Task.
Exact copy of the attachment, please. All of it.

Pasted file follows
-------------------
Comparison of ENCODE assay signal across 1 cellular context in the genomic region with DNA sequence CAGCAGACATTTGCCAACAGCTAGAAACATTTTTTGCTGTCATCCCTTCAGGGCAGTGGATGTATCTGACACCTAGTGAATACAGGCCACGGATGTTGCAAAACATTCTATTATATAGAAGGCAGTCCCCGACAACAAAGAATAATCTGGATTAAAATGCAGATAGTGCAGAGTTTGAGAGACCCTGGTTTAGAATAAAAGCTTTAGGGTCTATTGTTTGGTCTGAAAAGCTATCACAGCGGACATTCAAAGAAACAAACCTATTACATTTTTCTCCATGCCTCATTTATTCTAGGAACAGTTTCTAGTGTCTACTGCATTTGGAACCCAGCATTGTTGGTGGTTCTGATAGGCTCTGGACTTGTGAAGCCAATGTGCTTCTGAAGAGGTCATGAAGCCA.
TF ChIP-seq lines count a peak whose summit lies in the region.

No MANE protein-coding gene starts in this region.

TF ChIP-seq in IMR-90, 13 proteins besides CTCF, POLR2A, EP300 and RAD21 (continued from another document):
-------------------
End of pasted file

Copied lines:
Comparison of ENCODE assay signal across 1 cellular context in the genomic region with DNA sequence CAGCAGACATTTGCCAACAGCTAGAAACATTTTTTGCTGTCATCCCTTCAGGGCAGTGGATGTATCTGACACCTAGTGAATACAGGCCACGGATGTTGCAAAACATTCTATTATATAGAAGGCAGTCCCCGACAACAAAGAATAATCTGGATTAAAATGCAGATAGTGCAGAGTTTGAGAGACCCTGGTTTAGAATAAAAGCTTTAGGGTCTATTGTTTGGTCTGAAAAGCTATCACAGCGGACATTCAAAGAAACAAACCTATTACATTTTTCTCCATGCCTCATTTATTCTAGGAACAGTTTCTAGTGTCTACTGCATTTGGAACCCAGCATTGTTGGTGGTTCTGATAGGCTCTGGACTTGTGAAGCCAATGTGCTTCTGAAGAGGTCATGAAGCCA.
TF ChIP-seq lines count a peak whose summit lies in the region.

No MANE protein-coding gene starts in this region.

TF ChIP-seq in IMR-90, 13 proteins besides CTCF, POLR2A, EP300 and RAD21 (continued from another document):